Nearly three decades ago, two young girls began to exchange letters, beginning a friendship despite being separated by many miles. Recently the two girls, now in the 40s, met each other in person for …
Nearly three decades ago, two young girls began to exchange letters, beginning a friendship despite being separated by many miles. Recently the two girls, now in the 40s, met each other in person for the first time.
When our daughter, Erica, was in the fifth grade, her teacher assigned her students to write letters introducing themselves and send them to schools in other states to see if they would be answered. Erica followed the teacher’s directions and found a town in southern Illinois, addressed her letter to a fifth-grade girl and mailed it.
When the letter arrived at the Illinois school, the teacher put it on her bulletin board and suggested that some of her students might like to answer it. One girl, Lena, did write a letter in return, beginning years of correspondence with Erica.
Most pen pal relationships fade away after a few letters, but something made Erica and Lena continue to write. The two girls kept in touch, and despite the distance between them, their letters blossomed into a friendship. Even after email and Facebook began to replace the postal service, they sometimes still wrote letters, and the long-distance friendship continued into adulthood. They often talked of meeting somewhere, but the opportunity never came — until this year.
Early in their correspondence, Erica learned that Lena was born with congenital heart disease, a condition that describes a number of birth defects affecting the heart. Her condition was diagnosed when she was 4 months old, and she spent the next four months at St. Louis Children’s Hospital. Though she was deemed well enough to go home, her childhood was marked by weakness and frequent illness. Her circulation was poor, so her fingers and lips were often blue or purple. Because of her appearance, other children often teased, bullied or ostracized her.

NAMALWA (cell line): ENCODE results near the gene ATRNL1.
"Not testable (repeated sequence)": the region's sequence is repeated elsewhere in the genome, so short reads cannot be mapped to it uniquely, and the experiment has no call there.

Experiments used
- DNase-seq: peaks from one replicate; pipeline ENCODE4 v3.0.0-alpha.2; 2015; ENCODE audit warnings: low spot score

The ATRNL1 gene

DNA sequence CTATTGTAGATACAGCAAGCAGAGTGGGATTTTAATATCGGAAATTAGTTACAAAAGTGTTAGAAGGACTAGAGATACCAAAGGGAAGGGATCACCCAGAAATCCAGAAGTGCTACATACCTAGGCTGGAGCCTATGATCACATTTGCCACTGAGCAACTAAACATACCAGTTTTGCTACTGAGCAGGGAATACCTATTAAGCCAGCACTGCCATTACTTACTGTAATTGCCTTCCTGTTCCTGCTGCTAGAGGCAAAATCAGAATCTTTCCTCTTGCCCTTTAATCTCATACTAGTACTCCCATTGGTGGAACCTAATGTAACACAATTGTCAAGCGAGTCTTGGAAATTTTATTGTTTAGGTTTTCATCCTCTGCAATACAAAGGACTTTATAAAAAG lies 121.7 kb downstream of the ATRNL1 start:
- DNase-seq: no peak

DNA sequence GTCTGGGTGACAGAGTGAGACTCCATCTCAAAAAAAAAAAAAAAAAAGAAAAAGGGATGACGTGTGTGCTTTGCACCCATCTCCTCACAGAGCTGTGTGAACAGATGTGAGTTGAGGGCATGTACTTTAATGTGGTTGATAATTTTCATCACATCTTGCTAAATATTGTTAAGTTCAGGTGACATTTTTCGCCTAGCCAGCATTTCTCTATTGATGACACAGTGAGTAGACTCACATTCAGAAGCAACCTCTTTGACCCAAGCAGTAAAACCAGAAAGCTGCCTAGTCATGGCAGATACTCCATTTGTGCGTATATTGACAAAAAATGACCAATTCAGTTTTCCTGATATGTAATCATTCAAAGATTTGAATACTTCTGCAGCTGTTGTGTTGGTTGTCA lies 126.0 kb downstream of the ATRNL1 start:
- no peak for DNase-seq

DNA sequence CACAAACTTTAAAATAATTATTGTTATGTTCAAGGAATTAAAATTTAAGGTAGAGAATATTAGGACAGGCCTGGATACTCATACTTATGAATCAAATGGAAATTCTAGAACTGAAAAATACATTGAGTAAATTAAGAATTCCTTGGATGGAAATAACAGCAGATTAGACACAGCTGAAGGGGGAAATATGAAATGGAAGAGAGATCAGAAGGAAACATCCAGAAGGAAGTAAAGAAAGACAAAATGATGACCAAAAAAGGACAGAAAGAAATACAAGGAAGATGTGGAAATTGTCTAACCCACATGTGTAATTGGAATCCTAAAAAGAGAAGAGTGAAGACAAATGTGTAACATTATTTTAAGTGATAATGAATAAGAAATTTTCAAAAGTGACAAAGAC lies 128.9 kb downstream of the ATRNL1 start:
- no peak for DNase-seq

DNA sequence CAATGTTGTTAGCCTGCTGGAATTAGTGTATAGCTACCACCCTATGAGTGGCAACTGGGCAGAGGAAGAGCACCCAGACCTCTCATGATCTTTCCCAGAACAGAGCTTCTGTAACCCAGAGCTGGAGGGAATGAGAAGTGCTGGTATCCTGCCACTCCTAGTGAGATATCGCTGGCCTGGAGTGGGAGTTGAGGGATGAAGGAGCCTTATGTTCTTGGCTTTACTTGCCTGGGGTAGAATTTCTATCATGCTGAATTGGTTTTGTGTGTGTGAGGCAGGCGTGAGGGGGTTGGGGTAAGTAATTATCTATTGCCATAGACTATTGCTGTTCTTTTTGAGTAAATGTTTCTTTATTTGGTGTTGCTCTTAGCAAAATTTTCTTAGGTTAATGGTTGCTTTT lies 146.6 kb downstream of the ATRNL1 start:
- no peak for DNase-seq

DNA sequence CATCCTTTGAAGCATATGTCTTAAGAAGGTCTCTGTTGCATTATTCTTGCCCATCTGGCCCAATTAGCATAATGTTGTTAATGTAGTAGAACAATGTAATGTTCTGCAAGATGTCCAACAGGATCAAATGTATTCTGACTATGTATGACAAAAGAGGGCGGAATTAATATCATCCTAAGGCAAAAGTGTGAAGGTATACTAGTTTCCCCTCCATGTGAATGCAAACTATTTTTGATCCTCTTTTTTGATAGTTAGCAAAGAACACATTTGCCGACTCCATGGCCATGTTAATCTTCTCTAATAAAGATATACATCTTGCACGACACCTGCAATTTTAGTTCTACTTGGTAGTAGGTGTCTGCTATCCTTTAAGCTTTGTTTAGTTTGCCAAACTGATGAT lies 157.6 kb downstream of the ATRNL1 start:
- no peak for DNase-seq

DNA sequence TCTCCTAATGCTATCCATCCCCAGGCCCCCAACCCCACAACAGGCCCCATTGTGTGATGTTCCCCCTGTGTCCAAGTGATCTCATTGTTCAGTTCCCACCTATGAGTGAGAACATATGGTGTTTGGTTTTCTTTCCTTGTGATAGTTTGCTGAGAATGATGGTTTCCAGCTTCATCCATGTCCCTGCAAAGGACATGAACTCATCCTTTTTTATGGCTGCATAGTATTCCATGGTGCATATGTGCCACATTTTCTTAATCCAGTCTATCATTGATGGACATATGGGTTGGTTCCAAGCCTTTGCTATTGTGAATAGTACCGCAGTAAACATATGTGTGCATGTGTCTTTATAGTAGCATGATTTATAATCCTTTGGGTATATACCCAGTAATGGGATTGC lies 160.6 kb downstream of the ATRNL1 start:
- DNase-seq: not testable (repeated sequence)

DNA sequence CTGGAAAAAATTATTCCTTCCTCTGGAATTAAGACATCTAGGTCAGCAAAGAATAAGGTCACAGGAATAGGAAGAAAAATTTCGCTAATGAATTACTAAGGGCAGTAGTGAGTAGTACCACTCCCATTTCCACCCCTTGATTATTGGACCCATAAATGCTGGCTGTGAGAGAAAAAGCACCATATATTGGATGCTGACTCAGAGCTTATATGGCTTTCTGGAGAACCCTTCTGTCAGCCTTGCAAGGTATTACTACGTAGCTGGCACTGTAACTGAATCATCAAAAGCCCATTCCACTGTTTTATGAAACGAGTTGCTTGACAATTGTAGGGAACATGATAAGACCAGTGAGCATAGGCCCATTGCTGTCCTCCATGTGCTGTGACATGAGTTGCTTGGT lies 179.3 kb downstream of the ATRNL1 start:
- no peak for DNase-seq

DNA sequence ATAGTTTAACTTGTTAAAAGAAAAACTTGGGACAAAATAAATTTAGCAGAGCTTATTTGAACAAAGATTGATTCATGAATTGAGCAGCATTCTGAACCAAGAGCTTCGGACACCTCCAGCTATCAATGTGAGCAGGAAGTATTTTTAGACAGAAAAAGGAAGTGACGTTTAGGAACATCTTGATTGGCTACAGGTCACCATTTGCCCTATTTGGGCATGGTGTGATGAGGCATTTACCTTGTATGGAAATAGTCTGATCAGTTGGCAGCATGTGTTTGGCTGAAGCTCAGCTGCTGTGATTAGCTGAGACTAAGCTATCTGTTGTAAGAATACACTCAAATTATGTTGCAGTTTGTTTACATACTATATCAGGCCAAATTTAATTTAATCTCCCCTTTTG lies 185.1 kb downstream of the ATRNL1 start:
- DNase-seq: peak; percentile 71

Her life changed when she was 14. She underwent open-heart surgery to correct a defect to her heart’s right ventricle that was inhibiting the flow of blood to her body. When she woke up in the intensive care unit after the surgery, her father held her hand up so she could see that her fingertips were no longer blue, but a healthy pink. She says it is one of her fondest memories of her childhood.
The surgery made Lena feel normal for the first time, and she tried to put her illness behind her. Unfortunately, though, if you have congenital heart disease, you are never fixed or cured, and she subsequently underwent two more open-heart surgeries to correct other defects and remove scar tissue.
Since then, Lena has dedicated herself to raising awareness of congenital heart disease and helping those who suffer from it. She became active with the American Congenital Heart Association (ACHA), and now is a senior ambassador for the organization, supervising about 20 other ambassadors in the Midwest. She organizes efforts in support of the Washington University Adult Congenital Heart Disease Program through Barnes-Jewish and St. Louis Children’s Hospitals in St. Louis, and has made five trips to Congress to support the Congenital Heart Futures Act, a measure that approves research into the disease.
Among her other activities, Lena works with the St. Louis Cardinals for one game at Busch Stadium each year, Congenital Heart Day. The event helps raise awareness of congenital heart disease and raises money to support programs of the ACHA. The event has taken place for nine consecutive years.
This year, the event offered Erica and Lena a chance to get together at last. The school year in Rochester, Minnesota, where Erica teaches, ended earlier this year than it had traditionally ended. So Erica, her husband and their two children had a free weekend so they could make the drive down to St. Louis for the Cardinals’ game with the Chicago Cubs and the Congenital Heart Day observance.
Both Erica and Lena admitted to be a little nervous about the meeting, wondering if they would even like each other, but there was no need to have worried. The long years of meeting on paper had built a strong friendship, and they connected instantly. And there was a bonus. Lena’s friends and associates in the work of the ACHA became instant friends as well. They all recognized Erica as “the pen pal who wrote all those letters” and made her feel like a celebrity. Her kids came in for their share of attention, too, and one woman in particular made them laugh, and her husband enjoyed the weekend as well. The kids, who are about the age Erica was when she wrote that first letter, no doubt came away with a deeper understanding of the struggle some people have simply to live a normal life.
When the weekend was over, the two women promised each other they would get together again, and Erica is already looking at a future conference in Minneapolis as a possible time they can get together. Even if that doesn’t work out, though, I’m sure the friendship — thanks to that trip to watch a baseball game — is stronger than ever, and the letters will continue. And it all began with a fifth-grade teacher’s assignment.
Next time, I hope Karen and I will have a chance to meet our daughter’s remarkable friend, Lena Morsch.